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It’s not the waking sounds of the day that force your eyes open, nor the sun peaking over the rim of the canyon, nor the buzz of the bug that wriggled its way into your tent, though that annoyance has been mentally noted. No, it starts with a slight twinge in the groin, a building pressure at belt line. Just as you did with the first drops of rain last night, which forced you out of your tent to put the fly on, you initially deny it’s there. But you know, like a failing dam, it’s only a matter of time. Yes, you have to pee.

Your eyes are still heavy and slumber hovers in reach like lifting fog. If you can just focus on the soft parts of the morning you will slip back into the quiet darkness of sleep like a mouse vanishing into the tall grass. Your body glows like an ember inside your sleeping bag. The damp, cold morning air bites at the small portion of your face protruding from the coziness of your cinched, down-filled hood. Through half cracked eyes you watch your breath rise like pipe smoke, vapor ribbons ascending toward the dewy mesh of your tent. You are lying on your back, pressing into your sleeping pad. And for a brief moment, you drift away as the calm flow of the river and soft breeze lay the soundtrack to your languor. Maybe you really can fall back asleep and delay the inevitable shock of cold for another hour.

But no. The pressure builds. Fluttering in the blurriness between asleep and awake, you half-dream of clumsily wobbling toward the riverbank. You watch yourself navigate through the desert minefield of prickly pear, rocks, and the remains of last night’s campfire festivities. In your dream state, you are about to find relief. Your eyes blink open. You wince and grimace. Your back is stiff; it feels tight, everything feels tight. Your muscles are sore. The sounds of the river are loud now. You can hear every cubic foot per second rushing by, taunting you.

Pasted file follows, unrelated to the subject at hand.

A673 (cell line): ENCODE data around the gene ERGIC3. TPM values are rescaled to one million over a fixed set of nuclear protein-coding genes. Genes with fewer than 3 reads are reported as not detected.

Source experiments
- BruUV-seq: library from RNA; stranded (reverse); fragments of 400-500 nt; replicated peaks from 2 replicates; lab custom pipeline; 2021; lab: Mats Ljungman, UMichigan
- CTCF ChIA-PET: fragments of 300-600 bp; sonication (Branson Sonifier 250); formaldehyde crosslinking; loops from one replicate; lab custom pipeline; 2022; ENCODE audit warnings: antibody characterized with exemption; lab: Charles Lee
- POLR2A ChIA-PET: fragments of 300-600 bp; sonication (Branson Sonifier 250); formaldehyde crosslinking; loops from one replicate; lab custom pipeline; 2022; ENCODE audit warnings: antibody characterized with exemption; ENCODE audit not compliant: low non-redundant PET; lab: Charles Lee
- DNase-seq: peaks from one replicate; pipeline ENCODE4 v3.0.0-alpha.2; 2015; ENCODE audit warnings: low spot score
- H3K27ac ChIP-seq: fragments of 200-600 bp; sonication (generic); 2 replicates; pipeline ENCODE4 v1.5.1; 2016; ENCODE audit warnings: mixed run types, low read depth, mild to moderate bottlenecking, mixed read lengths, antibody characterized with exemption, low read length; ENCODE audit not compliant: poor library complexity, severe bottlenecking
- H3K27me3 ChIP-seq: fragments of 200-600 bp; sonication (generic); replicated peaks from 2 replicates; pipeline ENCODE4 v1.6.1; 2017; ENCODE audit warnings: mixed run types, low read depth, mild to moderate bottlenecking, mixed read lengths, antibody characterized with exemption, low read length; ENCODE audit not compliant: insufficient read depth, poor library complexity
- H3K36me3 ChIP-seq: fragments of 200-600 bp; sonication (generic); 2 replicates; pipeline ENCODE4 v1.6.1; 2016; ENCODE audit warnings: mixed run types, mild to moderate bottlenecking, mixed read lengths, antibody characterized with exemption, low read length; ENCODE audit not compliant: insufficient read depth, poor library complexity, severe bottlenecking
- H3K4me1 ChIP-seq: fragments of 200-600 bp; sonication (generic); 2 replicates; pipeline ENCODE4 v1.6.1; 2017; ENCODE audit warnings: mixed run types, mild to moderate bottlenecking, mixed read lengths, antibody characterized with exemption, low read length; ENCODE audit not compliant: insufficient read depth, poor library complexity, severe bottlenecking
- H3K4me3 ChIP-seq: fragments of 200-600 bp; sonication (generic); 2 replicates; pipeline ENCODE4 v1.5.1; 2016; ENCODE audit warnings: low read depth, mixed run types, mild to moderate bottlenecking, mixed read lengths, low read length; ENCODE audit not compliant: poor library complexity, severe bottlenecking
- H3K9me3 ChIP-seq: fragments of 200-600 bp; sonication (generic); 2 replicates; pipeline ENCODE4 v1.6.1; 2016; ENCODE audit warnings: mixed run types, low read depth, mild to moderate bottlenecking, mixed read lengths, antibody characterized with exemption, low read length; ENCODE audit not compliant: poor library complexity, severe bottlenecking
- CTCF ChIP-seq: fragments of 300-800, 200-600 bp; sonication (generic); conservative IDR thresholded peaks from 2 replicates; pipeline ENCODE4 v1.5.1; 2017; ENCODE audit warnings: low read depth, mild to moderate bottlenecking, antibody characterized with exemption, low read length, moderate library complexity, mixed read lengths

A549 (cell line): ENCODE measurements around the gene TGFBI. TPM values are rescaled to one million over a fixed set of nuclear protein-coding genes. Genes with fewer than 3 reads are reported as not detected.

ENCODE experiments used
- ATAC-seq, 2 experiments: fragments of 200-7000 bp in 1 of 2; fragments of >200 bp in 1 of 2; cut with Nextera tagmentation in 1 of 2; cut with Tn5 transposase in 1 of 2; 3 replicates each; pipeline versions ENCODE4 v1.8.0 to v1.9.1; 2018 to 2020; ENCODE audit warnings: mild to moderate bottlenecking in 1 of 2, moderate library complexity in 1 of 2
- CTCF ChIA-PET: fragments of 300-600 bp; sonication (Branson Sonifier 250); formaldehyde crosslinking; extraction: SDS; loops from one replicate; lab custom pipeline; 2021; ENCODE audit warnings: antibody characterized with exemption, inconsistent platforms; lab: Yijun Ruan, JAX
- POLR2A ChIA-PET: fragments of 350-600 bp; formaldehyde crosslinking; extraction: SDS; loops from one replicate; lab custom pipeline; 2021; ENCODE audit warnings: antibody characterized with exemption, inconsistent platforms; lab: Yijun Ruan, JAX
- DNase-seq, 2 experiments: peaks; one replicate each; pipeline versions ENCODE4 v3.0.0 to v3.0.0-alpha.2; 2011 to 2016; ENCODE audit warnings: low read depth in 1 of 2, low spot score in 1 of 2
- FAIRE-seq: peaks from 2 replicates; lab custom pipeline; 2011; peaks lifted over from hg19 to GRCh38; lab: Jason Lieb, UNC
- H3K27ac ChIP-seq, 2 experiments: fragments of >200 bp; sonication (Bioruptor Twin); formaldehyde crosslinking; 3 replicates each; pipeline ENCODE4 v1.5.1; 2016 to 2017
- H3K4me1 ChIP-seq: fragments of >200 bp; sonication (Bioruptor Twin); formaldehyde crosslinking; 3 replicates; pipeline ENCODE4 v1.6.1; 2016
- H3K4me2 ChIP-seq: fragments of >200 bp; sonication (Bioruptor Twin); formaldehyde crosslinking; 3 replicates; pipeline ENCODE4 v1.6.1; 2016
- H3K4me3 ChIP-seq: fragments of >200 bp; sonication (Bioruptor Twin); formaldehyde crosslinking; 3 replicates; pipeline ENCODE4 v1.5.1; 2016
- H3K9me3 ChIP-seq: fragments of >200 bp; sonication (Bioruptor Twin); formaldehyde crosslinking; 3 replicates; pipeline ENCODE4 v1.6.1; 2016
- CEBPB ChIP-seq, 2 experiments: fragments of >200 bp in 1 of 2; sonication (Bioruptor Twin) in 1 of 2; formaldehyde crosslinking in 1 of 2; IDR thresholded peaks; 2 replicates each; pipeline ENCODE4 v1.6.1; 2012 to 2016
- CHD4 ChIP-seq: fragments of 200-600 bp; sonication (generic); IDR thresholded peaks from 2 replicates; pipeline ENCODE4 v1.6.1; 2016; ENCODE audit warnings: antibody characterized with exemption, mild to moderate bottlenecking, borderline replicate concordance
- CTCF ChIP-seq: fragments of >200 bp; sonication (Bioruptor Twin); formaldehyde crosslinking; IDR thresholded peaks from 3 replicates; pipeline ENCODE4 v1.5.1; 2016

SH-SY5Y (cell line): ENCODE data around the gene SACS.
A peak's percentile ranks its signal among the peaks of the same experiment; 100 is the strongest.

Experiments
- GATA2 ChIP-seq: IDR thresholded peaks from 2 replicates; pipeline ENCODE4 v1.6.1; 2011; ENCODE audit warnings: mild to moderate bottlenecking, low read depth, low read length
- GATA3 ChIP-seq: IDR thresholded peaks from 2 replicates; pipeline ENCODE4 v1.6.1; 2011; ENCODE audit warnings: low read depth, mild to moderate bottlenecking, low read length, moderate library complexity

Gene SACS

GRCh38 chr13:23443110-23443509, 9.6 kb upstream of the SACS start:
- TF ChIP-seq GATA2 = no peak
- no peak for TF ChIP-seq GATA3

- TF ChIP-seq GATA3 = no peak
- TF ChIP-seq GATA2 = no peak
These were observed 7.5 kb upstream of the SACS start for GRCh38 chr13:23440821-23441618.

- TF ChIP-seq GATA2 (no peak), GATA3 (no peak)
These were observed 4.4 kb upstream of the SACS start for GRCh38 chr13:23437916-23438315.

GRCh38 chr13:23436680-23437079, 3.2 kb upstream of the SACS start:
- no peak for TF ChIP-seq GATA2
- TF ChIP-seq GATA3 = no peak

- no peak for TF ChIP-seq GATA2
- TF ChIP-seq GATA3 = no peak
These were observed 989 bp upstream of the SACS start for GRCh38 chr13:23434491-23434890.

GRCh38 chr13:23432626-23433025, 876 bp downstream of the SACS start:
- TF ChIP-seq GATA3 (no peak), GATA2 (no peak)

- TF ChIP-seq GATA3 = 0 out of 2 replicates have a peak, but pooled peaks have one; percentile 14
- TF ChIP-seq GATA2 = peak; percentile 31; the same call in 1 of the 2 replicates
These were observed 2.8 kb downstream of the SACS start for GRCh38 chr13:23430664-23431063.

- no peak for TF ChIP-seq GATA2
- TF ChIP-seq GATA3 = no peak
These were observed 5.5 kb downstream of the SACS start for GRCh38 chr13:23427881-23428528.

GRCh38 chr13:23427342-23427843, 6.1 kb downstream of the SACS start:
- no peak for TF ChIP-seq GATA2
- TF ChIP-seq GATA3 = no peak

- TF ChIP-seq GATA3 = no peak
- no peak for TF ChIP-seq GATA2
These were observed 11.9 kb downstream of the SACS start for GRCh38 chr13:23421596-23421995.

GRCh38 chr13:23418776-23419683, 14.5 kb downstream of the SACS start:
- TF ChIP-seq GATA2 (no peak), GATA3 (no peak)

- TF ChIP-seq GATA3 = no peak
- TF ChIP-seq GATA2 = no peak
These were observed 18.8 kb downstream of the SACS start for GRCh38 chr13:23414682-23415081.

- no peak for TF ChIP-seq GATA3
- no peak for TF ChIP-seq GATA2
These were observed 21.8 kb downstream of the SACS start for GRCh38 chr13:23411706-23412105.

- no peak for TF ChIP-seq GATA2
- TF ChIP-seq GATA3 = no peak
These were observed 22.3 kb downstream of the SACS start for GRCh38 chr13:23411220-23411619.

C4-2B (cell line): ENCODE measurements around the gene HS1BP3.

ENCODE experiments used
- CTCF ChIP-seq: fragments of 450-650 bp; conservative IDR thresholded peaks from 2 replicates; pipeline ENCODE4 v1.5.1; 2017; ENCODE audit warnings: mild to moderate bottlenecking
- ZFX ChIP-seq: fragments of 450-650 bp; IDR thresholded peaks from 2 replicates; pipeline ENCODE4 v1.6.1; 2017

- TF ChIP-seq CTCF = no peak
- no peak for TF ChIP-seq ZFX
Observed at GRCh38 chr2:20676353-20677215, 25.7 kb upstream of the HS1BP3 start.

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Dammit. You roll over quietly onto your right shoulder, hoping to buy yourself a few more moments in the warmth and comfort of your sleeping bag. You slide your forearms across your chest and twist your legs. There may be a chance. You close your eyes, breathe-in deeply and let go a long, groaning exhale. You arch your back and stick your butt out, rocking your hips up and down. You draw-in another deep breath and let it go slowly; be still, just be still. But nothing is helping. You open your eyes. The pressure builds. Dammit.

You flop over to your left shoulder. Hot air burps open your draft collar, poofs past your face, and out your sleeping bag. You squirm your legs, which are clammy and sandy. The wall flap of your tent is wet where it meets the ground, speckled with grit. The earth smells damp. There must be puddles outside, cold puddles you’ll have to step in.

You shiver. Goose bumps shoot up your back, between your shoulder blades, making the hairs on your neck stand. The river laps against the taut blue rubber of the rafts and one of the can-filled drag bags bobs in the eddy. You picture the freezing ripples and boiling whitewater, the crisp transparent roll over smooth green rocks, the flowing undulation of the river.

Arrgh. You give in, finally, reach for the zipper and tug the pull down toward your shoulder. Relief is coming soon, but you have to pay for it first.

Photo by Bureau of Land Management

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